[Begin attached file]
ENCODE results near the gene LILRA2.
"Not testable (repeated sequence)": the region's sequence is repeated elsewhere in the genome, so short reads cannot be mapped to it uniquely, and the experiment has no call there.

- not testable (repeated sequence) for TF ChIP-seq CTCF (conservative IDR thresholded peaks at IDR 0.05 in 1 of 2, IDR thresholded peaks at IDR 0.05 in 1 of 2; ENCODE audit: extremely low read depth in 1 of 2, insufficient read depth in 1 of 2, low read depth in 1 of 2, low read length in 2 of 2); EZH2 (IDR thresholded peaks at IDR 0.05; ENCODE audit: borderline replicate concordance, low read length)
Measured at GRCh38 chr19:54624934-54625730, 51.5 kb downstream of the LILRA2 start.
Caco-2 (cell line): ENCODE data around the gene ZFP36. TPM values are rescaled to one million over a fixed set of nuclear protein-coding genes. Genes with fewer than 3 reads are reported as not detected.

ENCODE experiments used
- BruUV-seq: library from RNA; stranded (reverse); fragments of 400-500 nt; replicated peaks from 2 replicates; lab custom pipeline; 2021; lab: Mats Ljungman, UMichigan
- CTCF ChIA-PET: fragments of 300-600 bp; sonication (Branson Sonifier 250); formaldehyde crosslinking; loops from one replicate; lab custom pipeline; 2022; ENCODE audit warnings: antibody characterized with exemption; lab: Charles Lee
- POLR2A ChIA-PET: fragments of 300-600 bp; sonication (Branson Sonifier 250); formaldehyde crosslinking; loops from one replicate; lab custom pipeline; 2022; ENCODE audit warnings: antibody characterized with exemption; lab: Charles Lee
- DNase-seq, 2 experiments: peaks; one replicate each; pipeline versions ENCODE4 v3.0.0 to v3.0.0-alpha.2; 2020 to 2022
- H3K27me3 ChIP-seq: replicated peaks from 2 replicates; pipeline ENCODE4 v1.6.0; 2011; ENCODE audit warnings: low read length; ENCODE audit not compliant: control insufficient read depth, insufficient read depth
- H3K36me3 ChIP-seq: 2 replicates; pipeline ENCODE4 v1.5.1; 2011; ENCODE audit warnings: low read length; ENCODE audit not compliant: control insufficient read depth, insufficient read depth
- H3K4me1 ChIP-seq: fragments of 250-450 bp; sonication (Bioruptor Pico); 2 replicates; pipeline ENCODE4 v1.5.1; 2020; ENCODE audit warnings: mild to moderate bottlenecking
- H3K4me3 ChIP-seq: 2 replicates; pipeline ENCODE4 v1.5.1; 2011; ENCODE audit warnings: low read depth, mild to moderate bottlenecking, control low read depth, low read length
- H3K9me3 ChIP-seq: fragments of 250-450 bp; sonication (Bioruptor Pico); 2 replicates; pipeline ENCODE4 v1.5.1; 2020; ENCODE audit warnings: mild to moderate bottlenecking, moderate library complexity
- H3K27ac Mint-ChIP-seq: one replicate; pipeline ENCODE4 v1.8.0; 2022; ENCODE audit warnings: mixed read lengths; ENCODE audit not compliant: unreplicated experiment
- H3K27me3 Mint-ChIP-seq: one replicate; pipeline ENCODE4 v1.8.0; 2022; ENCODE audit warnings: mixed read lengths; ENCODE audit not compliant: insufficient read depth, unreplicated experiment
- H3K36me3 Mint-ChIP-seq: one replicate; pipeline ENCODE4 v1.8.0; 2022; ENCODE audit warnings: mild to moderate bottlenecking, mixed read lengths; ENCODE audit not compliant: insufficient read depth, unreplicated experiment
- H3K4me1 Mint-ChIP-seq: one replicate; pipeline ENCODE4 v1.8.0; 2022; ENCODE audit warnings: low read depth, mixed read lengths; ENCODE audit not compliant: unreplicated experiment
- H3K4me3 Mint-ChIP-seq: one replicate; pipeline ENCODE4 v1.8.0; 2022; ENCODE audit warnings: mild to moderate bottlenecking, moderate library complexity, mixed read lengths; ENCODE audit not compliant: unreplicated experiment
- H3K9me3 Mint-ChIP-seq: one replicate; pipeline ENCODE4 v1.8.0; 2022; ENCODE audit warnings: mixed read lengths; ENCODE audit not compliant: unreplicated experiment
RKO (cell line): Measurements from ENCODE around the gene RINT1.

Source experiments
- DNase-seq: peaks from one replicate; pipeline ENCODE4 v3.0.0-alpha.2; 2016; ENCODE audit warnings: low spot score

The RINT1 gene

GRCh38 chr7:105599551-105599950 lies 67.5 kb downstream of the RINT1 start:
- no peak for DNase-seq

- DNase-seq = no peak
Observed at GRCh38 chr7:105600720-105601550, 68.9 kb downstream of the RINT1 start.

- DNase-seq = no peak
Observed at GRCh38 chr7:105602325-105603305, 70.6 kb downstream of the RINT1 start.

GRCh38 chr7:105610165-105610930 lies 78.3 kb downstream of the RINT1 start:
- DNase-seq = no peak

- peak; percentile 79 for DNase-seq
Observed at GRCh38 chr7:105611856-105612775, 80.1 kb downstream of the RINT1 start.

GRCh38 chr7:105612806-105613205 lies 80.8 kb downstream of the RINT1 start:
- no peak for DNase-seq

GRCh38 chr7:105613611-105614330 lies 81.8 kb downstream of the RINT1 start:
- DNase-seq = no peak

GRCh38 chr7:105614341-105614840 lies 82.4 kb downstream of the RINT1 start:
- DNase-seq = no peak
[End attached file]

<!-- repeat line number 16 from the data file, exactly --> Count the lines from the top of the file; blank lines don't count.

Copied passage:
- H3K27ac Mint-ChIP-seq: one replicate; pipeline ENCODE4 v1.8.0; 2022; ENCODE audit warnings: mixed read lengths; ENCODE audit not compliant: unreplicated experiment